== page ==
The country was in the midst of a great depression during Rosemary’s childhood, but she and her sisters and brother were hardly aware of it. Their garden provided all they needed to eat, and they thought they were living an idyllic life with all the adventures a farm has to offer and at the same time near to town and able to walk just a few blocks to the stores, library and movies. It was only when  they were a few years older that they realized that the beef tongue, kidneys and pasta they ate often were an indication that money was scarce.
It was common to have men appearing at the door at mealtime asking for something to eat, or permission to sleep in the barn. Door-to-door salespeople were common, and welcomed by Rosemary’s mother. There was a man named Sam Rattle, who sold small house-hold necessities; a woman referred to by the name ‘the bittersweet lady,’ who came every autumn to sell a colorful dried plant by that name, and the Watkins salesman, who sold spices. Besides relatives from Chicago and
Evanston who came to visit their ‘country cousins,’ and to pick vegetables from their garden, there was a constant stream of visits to the greenhouses.
….To be continue
Ralph Bishop, Jim Sindt and Peter Malone chatting about the changes in Lincoln School over the last 65 years.


Looking at Old Homes…..
Park Ridge has always been known as a city of homes, and in January of 2010 the City of Park Ridge adopted a Historic Preservation Ordinance to preserve those homes and areas with historic significance.
A nine-member Preservation Commission was created to make recommendations to the City Council for historic landmark designations. Two of the Commissioners, Paul Adlaf and Barbara Christopher, are Members of the Park Ridge Historical Society.
At its August 4 Meeting, the Commission approved the application of the owners of the Pickwick Building for designation of the Building as the first Park Ridge landmark. The matter now goes to the City Council for final approval. Applications for land mark designation are welcomed by the Commission. Please call the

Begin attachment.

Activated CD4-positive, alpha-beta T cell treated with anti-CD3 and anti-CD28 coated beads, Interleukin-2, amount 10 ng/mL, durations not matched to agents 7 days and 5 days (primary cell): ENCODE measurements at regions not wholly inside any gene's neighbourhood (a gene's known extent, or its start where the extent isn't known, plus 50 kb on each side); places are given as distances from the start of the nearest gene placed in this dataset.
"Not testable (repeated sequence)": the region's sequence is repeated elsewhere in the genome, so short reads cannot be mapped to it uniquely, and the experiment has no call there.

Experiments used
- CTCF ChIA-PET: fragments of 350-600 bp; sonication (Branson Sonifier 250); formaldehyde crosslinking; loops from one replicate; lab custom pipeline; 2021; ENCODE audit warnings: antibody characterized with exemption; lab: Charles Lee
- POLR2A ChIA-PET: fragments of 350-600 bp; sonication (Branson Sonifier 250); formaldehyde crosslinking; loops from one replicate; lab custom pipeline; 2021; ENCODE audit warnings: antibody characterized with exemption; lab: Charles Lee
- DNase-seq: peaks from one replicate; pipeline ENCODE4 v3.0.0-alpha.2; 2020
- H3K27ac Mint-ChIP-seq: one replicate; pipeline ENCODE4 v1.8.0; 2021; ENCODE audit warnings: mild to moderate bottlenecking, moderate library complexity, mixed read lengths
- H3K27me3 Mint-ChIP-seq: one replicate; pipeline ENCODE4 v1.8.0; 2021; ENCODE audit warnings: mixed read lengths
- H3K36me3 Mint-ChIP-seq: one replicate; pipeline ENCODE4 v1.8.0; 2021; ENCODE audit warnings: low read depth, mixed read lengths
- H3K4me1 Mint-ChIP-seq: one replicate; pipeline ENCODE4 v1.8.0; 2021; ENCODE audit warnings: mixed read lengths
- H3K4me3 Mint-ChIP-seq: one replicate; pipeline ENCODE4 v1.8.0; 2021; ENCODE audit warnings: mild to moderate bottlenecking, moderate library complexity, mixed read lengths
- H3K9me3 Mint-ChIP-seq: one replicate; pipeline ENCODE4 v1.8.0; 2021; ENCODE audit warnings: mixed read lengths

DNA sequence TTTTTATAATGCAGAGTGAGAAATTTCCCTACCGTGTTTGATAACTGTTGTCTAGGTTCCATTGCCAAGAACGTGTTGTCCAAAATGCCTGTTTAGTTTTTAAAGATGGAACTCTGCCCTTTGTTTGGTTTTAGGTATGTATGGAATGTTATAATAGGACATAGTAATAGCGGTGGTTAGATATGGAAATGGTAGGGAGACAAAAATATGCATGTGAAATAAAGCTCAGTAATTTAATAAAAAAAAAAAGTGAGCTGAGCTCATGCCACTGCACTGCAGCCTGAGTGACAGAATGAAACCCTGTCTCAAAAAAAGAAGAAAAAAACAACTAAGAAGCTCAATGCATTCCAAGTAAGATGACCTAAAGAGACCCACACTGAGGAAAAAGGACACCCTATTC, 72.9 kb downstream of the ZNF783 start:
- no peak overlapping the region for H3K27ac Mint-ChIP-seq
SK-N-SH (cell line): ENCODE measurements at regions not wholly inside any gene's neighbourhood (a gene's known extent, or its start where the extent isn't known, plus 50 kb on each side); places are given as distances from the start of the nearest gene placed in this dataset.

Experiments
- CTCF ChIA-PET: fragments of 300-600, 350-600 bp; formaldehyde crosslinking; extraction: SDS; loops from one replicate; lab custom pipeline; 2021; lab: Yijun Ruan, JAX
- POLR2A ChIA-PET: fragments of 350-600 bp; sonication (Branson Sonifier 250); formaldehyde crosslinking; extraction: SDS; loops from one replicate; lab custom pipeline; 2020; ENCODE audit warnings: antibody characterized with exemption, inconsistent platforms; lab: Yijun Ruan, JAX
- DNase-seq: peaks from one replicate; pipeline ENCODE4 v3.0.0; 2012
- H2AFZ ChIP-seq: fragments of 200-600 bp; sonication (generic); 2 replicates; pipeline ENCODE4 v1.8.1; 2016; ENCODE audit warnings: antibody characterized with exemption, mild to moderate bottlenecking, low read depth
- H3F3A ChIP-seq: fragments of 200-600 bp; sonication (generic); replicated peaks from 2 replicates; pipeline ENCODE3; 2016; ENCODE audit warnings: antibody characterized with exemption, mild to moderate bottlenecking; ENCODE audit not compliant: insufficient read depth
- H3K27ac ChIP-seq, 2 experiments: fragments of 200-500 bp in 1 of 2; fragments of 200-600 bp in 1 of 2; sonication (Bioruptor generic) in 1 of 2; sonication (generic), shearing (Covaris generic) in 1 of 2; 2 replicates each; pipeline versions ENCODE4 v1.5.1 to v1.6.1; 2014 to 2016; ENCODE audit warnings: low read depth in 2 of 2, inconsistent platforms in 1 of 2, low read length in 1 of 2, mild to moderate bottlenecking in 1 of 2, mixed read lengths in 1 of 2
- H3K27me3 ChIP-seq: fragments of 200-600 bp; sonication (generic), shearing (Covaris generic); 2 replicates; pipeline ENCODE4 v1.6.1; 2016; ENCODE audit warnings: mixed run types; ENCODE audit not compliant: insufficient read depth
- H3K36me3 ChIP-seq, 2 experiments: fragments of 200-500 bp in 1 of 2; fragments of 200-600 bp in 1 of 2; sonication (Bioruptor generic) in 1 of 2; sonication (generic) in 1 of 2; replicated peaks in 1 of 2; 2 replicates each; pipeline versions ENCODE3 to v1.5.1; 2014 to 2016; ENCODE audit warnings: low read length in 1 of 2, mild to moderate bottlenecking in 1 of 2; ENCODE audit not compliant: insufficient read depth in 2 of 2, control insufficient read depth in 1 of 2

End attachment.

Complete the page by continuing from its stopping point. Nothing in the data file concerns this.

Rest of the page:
Society or send us an email if you would like a copy of the Landmark Application Form, and the Guidelines to the Land-marking process provided by the City. You can also obtain these at City Hall at the Community Preservation and Development Department.

At left, please note the image of the 1895 home of the Isaac Foster Dunwiddie family. As a courtesy to the Dunwiddie family descendents, we are asking our readers and Web Site visitors to let us know if they recognize this house and its location in Park Ridge. Historic designations help to preserve the original character and aesthetic of the homes that make our city unique.


Lynne Iorio was one of the most dedicated volunteers within the Society. She worked tirelessly for many years to make certain that all guests at our former home at 41 South Prairie Avenue were greeted properly, and provided with a thorough tour of the Museum building. Lynne and her dedicated group of Committee Members kept all of the displays within the Museum in good shape and ready for Saturday tour s, as well as for the many scout and student groups we accommodated during the week.
Lynne would have it no other way. She gave of her time selflessly: every Saturday we were open at the Museum, for hosting work and the care of our exhibits and displays, as well as her many years on the Board of Trustees. She was preceded in death by her husband, Jack Iorio, the Park Ridge Poet Laureate, two years ago. They lived for many years on Habberton in Park Ridge.
We are also pleased to tell you that Lynne remembered the Society with a generous bequest from her estate. We appreciate this gesture to the Society all the more as we move ahead with our ‘History on the Move’ project. Lynne’s legacy of the volunteering spirit, and dedication to the community served by the Society will be long remembered by us.
View the September 2010 Lamppost